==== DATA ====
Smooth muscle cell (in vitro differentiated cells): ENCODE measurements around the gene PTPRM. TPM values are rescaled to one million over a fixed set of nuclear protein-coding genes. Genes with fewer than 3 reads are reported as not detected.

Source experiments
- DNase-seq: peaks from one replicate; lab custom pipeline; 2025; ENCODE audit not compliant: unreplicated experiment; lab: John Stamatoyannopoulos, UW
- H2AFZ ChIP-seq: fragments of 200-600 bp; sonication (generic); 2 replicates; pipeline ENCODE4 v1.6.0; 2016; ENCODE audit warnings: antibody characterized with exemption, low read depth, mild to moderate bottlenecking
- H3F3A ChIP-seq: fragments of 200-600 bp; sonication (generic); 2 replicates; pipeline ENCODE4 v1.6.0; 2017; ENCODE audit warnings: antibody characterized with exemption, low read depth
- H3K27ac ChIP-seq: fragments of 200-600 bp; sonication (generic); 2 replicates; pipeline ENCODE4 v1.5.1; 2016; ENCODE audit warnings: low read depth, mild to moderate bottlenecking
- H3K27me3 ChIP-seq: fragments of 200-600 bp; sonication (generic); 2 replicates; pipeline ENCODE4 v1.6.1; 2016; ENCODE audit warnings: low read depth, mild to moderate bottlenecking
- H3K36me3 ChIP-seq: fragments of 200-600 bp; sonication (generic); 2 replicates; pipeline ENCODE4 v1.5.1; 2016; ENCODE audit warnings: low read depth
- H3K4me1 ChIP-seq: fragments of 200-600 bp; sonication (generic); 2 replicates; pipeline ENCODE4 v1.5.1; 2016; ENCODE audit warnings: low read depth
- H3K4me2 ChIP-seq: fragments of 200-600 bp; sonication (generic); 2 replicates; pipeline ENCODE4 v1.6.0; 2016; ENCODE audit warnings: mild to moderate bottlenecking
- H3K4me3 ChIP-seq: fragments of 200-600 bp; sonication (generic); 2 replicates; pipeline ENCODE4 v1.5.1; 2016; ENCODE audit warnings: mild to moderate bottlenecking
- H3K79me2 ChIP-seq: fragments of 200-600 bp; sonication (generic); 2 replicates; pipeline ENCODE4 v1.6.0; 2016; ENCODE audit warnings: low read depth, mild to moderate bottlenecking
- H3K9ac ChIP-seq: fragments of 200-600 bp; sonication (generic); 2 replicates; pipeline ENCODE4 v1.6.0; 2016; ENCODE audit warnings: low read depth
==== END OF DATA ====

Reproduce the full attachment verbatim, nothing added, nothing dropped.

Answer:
Smooth muscle cell (in vitro differentiated cells): ENCODE measurements around the gene PTPRM. TPM values are rescaled to one million over a fixed set of nuclear protein-coding genes. Genes with fewer than 3 reads are reported as not detected.

Source experiments
- DNase-seq: peaks from one replicate; lab custom pipeline; 2025; ENCODE audit not compliant: unreplicated experiment; lab: John Stamatoyannopoulos, UW
- H2AFZ ChIP-seq: fragments of 200-600 bp; sonication (generic); 2 replicates; pipeline ENCODE4 v1.6.0; 2016; ENCODE audit warnings: antibody characterized with exemption, low read depth, mild to moderate bottlenecking
- H3F3A ChIP-seq: fragments of 200-600 bp; sonication (generic); 2 replicates; pipeline ENCODE4 v1.6.0; 2017; ENCODE audit warnings: antibody characterized with exemption, low read depth
- H3K27ac ChIP-seq: fragments of 200-600 bp; sonication (generic); 2 replicates; pipeline ENCODE4 v1.5.1; 2016; ENCODE audit warnings: low read depth, mild to moderate bottlenecking
- H3K27me3 ChIP-seq: fragments of 200-600 bp; sonication (generic); 2 replicates; pipeline ENCODE4 v1.6.1; 2016; ENCODE audit warnings: low read depth, mild to moderate bottlenecking
- H3K36me3 ChIP-seq: fragments of 200-600 bp; sonication (generic); 2 replicates; pipeline ENCODE4 v1.5.1; 2016; ENCODE audit warnings: low read depth
- H3K4me1 ChIP-seq: fragments of 200-600 bp; sonication (generic); 2 replicates; pipeline ENCODE4 v1.5.1; 2016; ENCODE audit warnings: low read depth
- H3K4me2 ChIP-seq: fragments of 200-600 bp; sonication (generic); 2 replicates; pipeline ENCODE4 v1.6.0; 2016; ENCODE audit warnings: mild to moderate bottlenecking
- H3K4me3 ChIP-seq: fragments of 200-600 bp; sonication (generic); 2 replicates; pipeline ENCODE4 v1.5.1; 2016; ENCODE audit warnings: mild to moderate bottlenecking
- H3K79me2 ChIP-seq: fragments of 200-600 bp; sonication (generic); 2 replicates; pipeline ENCODE4 v1.6.0; 2016; ENCODE audit warnings: low read depth, mild to moderate bottlenecking
- H3K9ac ChIP-seq: fragments of 200-600 bp; sonication (generic); 2 replicates; pipeline ENCODE4 v1.6.0; 2016; ENCODE audit warnings: low read depth